The peers on the committee – the Earls of Iddesleigh and Birkenhead, and Lord Brocket, Lord Rushcliffe, Lord Addison and Lord Alness – made frequent mentions of their love of motoring when questioning witnesses. As can be seen in the 662-page transcript of the evidence given to the committee (see below), there was palpable excitement from the peers at the prospect of German-style autobahns being built in Britain – free of cyclists, pedestrians and animals – and frustration when cyclist and pedestrian groups said they weren’t too keen on ordinary roads being made into “race tracks for motors”. Lord Brocket didn’t fancy being forced to drive at a certain speed: “I drive a lot and I must admit that I regard the speed [limiting] device as being very dangerous.”
Lord Alness asked almost every witness about England’s “experimental” bike paths, especially ones beside London roads he knew well, the Western Avenue and the Great West Road.
London’s Great West Road was built, in stages, from 1920 and between 1936 and 1937 stretches were made into a dual carriageway, with two 23-foot carriageways and a 9-foot ‘cycle track’ at the edges, both sides of the road. According to the Ministry of Transport only half of the cyclists on the Great West Road used the cycle track. Why? The track was “inferior”, said the police. The surface was poor and many pedestrians used both the footway and the cycle path.
The Ministry of Transport had specified that the minimum width of a cycle track should be 9ft. Planners routinely ignored this and, when road widenings took place, they nibbled away at the space given over to cyclists and pedestrians. Wide, well-surfaced bike paths – such as the one above, beside Chertsey Road, a bypass of Twickenham or this concrete 1930s bike path at Neville’s Cross, near Durham – were usually narrowed to make more room for motor vehicles. This was despite the fact there were many more cyclists than motorists on Britain’s roads at the time. Cycling was booming. Six million more people had taken to riding bikes since 1928. This fact “staggered” Lord Alness. Cyclists were largely “proletarian”, said one Lord in the debate launching the Alness report of 1939, and were not deemed to be as valuable to the economy – or the war effort – as motorists. (In the 1930s the motor industry was especially cosseted because it was expected that car production would be shifted to military vehicle production; bicycle factories, such as the Raleigh plant, were also converted for armaments production but Sturmey Archer gears couldn’t power tanks. And, roads, unlike the railways, couldn’t be brought to a standstill by powerful unions).
In evidence given to the Alness committee, the Cyclists’ Touring Club stressed that its main objection was to the quality of bike paths and not just the principle of being able to continue riding on the carriageway, the hard-won right of cyclists since 1888. The CTC feared that legislation would be brought in that would make it compulsory to use cycle paths even before a useable network of cycle paths had been built, and that going by the poor provision of paths in the previous five years, there was little likelihood that the paths of the future would be of a decent quality.
George Herbert Stancer, secretary of the CTC, said:
“If the paths are by any miracle to be made of such width and quality as to be equal to our present road system, it would not be necessary to pass any laws to compel cyclists to use them; the cyclists would use them.”
The Earl of Iddesleigh asked: “You think that the cyclist is being offered an inferior article?”
Stancer was certain of it: “A very much inferior article, my Lord.”
Preston By-pass, Britain’s first motorway.
The Alness Report was published in March 1939. It was heavily biased towards motorists. The report made 231 recommendations, including that children of ten and under should be banned from public cycling, and that segregation on the roads should be carried out with utmost urgency. Cyclists, said the report, should get high-quality wide cycle tracks and that, once built, cyclists should be forced to use them. Pedestrians were also to be corralled and fined for daring to cross the road at points other than designated crossing points. Motorists, decided the motoring Lords, should be treated with a light touch by the law and should be provided with motorways and many more trunk roads. “Courtesy cops” would make sure motorists acted like gentlemen rather than cads.Then war intervened. The Alness report – derided by a Labour MP as a “tale of deaths and manglings…and extraordinary conclusions” – was moth-balled. After the war a House of Commons select committee dusted it down. In a parliamentary discussion of the dusted-down report Lord Sandhurst remarked:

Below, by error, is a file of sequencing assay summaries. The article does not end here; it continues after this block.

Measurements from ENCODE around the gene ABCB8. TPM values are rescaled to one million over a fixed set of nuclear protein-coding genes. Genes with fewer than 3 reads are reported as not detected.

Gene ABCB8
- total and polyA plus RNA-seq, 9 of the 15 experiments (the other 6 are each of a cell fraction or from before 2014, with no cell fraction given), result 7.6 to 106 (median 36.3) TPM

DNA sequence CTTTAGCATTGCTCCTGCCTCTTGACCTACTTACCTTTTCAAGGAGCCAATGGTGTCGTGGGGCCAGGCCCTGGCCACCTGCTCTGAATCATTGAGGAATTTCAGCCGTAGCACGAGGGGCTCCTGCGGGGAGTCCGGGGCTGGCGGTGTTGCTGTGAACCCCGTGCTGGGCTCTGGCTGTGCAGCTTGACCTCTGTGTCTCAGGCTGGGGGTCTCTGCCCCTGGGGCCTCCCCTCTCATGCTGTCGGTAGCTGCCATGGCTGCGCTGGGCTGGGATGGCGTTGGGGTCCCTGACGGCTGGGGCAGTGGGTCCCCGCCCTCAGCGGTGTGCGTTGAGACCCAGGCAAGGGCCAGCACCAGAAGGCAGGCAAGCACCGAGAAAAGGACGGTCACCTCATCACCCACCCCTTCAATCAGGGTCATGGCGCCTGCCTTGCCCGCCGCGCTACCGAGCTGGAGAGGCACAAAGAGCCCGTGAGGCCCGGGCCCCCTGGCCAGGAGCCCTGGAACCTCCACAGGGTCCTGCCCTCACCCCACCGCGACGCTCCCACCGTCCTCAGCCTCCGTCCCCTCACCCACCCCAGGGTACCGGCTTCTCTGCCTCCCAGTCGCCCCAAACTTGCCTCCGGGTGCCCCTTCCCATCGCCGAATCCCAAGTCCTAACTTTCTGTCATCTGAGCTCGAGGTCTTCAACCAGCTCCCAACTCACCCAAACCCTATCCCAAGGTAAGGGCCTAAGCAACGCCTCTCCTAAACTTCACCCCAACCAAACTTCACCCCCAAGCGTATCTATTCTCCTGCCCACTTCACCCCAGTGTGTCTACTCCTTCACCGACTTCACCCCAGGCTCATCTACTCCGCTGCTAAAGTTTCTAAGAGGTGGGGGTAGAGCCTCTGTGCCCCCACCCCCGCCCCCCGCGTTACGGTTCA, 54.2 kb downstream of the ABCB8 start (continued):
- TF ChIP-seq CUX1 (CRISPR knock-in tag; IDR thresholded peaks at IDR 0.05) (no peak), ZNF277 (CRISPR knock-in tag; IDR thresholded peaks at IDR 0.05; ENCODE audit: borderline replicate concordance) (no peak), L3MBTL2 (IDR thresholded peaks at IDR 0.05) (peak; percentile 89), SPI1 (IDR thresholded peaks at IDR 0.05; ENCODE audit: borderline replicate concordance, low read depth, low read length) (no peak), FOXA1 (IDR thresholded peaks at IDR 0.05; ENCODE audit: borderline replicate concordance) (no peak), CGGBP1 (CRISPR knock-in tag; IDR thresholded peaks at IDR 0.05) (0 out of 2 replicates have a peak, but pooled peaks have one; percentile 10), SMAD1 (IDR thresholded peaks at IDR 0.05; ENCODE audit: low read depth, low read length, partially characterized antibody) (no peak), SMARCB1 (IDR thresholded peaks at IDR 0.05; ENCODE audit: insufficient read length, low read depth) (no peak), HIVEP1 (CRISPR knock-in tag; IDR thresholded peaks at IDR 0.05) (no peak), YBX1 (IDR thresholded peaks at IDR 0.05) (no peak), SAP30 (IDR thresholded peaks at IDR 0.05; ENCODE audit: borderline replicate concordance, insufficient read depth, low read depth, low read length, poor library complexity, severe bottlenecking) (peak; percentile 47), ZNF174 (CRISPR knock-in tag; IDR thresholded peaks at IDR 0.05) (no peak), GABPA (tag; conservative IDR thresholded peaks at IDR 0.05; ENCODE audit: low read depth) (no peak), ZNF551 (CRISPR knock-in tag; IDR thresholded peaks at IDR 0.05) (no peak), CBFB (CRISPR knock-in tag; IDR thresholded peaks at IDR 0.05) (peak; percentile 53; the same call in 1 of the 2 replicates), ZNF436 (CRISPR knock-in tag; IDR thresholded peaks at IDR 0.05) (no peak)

“One of the bugbears of cycle tracks in this country, and one of the things that keep cyclists off them, is that tracks are continually crossing drives into houses. The track suddenly dips, almost bumping the cyclist out of his seat; then it rises on the other side, and throws him into the air. When the Swedes come across a thing like that, they take the cycle track, away from the road altogether, to the back of the house. When they come to a steep hill they run the cycle track round it, and do not ask the cyclist to sweat and push his way to the top.”
Many of the Alness report recommendations were taken forward, especially the pro-motoring bits, but, for a while at least, there would be no new roads and certainly no provision of bike paths. Post-war austerity killed off putative plans for a national network of cycle tracks. But while there would be no building of bike paths, post-war politicians were still urged to get cyclists off the roads “for their own safety”, even though cyclists were still by far the most numerous actors on the roads, probably because cyclists were the most numerous actors on the roads. Faced with calls to take action, politicians did what they often do best: they did nothing. Cyclists, en masse, were still a force to be reckoned with. It was easy for politicians to pick a fight with the CTC or NCU, these organisations were tiny compared to the rich motoring organisations, but to impose restrictions on all of the country’s 12 million cyclists would have been folly. (One of the witnesses to the select committee said as much: “[Cyclists] ought to be forced to use [tracks]. The only reason they escape is because there are so many of them. There is a vague idea on the part of Governments that they would lose the cyclists’ vote,” claimed Lord Newton).